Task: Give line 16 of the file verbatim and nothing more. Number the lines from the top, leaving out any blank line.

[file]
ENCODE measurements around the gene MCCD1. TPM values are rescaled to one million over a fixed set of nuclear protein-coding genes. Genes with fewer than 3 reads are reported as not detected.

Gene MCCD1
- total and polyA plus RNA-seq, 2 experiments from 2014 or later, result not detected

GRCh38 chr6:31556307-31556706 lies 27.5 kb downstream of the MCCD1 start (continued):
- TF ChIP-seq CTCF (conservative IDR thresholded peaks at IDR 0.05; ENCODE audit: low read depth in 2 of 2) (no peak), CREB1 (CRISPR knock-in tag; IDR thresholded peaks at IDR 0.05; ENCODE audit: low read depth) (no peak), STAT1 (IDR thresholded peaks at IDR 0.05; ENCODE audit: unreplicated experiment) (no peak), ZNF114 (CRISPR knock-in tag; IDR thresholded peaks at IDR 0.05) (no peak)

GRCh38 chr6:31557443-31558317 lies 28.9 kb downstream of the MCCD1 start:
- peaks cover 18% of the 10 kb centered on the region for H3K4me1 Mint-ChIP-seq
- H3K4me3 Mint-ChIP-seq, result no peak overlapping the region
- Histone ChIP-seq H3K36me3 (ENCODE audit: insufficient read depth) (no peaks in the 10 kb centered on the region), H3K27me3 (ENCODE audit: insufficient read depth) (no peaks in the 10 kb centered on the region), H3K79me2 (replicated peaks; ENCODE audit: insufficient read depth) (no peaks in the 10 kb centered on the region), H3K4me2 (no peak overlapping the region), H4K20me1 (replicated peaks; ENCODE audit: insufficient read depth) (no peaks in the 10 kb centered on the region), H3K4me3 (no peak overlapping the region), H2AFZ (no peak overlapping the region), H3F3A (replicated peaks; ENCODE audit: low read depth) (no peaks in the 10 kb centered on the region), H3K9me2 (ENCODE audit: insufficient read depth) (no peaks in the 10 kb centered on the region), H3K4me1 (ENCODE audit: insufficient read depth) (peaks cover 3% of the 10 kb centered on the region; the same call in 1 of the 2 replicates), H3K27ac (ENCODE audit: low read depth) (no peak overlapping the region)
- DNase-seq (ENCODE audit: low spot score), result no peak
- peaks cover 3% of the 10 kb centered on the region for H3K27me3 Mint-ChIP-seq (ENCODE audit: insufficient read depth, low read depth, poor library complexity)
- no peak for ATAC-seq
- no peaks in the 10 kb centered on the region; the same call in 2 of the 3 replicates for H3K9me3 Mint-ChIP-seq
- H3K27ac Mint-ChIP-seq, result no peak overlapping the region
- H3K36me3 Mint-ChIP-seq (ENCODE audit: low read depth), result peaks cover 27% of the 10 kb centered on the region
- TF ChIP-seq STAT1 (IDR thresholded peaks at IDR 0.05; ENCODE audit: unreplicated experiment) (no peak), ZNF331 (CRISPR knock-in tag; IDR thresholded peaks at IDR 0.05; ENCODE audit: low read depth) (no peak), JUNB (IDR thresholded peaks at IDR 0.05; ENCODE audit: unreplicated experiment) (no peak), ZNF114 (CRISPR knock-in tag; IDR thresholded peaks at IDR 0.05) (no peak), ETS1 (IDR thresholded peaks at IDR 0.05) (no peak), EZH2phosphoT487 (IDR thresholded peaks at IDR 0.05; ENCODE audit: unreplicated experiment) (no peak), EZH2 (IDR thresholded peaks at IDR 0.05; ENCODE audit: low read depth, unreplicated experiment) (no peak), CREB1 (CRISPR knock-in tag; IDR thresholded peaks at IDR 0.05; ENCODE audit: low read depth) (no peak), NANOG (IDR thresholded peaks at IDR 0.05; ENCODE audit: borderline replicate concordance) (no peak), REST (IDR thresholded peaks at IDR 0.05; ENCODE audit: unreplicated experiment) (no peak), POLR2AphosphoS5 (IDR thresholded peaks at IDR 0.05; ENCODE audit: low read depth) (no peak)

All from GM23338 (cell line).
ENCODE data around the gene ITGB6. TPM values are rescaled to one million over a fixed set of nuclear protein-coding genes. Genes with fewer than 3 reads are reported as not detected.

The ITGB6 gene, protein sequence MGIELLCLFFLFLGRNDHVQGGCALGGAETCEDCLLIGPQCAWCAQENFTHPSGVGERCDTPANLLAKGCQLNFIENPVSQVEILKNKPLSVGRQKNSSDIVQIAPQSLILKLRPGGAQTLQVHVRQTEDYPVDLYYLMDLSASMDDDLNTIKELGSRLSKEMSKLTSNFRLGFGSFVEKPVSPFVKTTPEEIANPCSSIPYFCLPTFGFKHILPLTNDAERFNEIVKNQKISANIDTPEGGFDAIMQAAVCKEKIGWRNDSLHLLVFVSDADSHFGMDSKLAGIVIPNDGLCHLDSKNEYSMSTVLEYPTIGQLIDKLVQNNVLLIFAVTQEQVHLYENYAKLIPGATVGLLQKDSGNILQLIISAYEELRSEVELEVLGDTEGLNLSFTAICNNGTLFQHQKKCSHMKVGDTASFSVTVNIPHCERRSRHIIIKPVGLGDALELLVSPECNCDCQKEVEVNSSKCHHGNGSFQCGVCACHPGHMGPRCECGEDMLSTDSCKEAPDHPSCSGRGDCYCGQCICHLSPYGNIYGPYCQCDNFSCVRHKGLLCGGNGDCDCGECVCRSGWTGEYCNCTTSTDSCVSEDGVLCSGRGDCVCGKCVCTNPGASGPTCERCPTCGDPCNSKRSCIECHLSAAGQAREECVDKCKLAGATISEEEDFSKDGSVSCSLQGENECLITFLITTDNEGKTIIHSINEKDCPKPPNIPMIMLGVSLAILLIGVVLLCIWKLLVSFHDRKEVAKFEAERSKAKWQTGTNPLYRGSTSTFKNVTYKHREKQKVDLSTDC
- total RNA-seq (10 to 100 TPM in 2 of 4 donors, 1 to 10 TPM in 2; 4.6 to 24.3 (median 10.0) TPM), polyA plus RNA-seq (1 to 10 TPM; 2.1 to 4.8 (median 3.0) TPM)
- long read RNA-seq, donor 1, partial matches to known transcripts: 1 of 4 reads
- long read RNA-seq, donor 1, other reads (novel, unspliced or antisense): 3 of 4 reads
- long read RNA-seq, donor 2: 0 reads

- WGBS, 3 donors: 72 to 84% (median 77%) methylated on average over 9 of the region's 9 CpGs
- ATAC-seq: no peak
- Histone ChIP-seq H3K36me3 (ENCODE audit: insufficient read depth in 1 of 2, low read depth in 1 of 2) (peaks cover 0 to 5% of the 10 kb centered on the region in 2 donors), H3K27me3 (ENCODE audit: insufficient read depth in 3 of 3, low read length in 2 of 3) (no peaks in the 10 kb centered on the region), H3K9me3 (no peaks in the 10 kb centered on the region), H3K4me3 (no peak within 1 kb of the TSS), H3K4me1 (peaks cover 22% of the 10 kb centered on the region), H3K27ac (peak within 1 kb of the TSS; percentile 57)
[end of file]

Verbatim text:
- TF ChIP-seq STAT1 (IDR thresholded peaks at IDR 0.05; ENCODE audit: unreplicated experiment) (no peak), ZNF331 (CRISPR knock-in tag; IDR thresholded peaks at IDR 0.05; ENCODE audit: low read depth) (no peak), JUNB (IDR thresholded peaks at IDR 0.05; ENCODE audit: unreplicated experiment) (no peak), ZNF114 (CRISPR knock-in tag; IDR thresholded peaks at IDR 0.05) (no peak), ETS1 (IDR thresholded peaks at IDR 0.05) (no peak), EZH2phosphoT487 (IDR thresholded peaks at IDR 0.05; ENCODE audit: unreplicated experiment) (no peak), EZH2 (IDR thresholded peaks at IDR 0.05; ENCODE audit: low read depth, unreplicated experiment) (no peak), CREB1 (CRISPR knock-in tag; IDR thresholded peaks at IDR 0.05; ENCODE audit: low read depth) (no peak), NANOG (IDR thresholded peaks at IDR 0.05; ENCODE audit: borderline replicate concordance) (no peak), REST (IDR thresholded peaks at IDR 0.05; ENCODE audit: unreplicated experiment) (no peak), POLR2AphosphoS5 (IDR thresholded peaks at IDR 0.05; ENCODE audit: low read depth) (no peak)